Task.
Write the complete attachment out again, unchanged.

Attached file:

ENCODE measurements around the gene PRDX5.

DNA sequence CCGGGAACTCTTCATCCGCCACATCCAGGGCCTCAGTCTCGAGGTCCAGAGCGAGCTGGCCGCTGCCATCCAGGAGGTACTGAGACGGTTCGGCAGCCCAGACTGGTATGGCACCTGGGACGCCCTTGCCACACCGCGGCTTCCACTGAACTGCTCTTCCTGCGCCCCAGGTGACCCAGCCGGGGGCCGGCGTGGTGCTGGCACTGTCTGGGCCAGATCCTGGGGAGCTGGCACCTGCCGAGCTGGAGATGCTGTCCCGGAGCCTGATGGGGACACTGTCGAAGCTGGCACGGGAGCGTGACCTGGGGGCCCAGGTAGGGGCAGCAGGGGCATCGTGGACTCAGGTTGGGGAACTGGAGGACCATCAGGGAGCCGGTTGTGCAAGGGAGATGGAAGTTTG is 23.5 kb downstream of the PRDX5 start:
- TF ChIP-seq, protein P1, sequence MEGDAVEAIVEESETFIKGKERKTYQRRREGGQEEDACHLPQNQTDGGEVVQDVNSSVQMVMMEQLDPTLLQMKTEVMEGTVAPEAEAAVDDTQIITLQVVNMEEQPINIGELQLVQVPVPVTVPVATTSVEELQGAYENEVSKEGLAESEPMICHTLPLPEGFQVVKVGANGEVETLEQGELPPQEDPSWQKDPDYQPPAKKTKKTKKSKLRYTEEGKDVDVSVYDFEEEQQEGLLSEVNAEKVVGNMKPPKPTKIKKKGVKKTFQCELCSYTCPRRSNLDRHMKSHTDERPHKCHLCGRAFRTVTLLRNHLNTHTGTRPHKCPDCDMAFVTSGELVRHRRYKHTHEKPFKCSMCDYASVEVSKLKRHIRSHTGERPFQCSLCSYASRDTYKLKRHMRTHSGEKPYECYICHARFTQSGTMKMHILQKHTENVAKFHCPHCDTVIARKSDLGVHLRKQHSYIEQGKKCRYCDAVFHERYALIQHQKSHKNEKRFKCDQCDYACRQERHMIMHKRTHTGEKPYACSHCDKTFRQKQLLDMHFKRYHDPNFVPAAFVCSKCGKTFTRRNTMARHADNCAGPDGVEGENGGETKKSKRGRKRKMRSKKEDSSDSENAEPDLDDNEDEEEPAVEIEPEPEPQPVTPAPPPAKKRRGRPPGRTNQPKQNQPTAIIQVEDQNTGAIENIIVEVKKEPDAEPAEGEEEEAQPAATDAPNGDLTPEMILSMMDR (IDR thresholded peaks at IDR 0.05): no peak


ENCODE measurements around the gene PRDX5.

DNA sequence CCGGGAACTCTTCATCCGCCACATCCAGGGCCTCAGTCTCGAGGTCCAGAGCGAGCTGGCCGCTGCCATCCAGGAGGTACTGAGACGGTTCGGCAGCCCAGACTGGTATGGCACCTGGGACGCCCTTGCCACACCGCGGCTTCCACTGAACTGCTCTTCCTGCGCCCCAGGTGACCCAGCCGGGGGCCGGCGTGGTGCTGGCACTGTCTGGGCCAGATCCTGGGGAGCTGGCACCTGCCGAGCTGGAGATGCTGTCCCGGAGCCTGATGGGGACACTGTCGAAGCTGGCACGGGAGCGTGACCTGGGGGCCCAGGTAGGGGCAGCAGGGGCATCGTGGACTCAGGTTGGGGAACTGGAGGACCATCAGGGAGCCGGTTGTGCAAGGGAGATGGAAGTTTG is 23.5 kb downstream of the PRDX5 start:
- TF ChIP-seq, protein P1, sequence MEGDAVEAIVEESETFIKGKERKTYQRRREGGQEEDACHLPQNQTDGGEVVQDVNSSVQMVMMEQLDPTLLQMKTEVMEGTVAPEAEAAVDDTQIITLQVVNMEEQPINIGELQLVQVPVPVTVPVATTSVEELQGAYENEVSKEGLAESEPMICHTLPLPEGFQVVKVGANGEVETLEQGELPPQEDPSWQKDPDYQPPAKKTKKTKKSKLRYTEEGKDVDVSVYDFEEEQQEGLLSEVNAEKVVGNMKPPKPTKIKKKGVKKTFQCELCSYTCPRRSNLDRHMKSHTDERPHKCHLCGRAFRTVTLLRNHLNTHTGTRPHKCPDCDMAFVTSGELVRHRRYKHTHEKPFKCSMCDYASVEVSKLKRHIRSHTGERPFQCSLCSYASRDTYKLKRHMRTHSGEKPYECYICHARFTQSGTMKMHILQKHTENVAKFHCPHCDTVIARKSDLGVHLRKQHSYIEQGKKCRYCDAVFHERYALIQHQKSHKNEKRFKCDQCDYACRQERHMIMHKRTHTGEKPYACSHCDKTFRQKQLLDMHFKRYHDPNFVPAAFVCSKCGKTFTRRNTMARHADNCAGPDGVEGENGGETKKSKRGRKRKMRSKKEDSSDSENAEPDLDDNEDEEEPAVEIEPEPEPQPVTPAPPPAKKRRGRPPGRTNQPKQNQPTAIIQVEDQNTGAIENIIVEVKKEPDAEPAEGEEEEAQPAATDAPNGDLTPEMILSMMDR (IDR thresholded peaks at IDR 0.05): no peak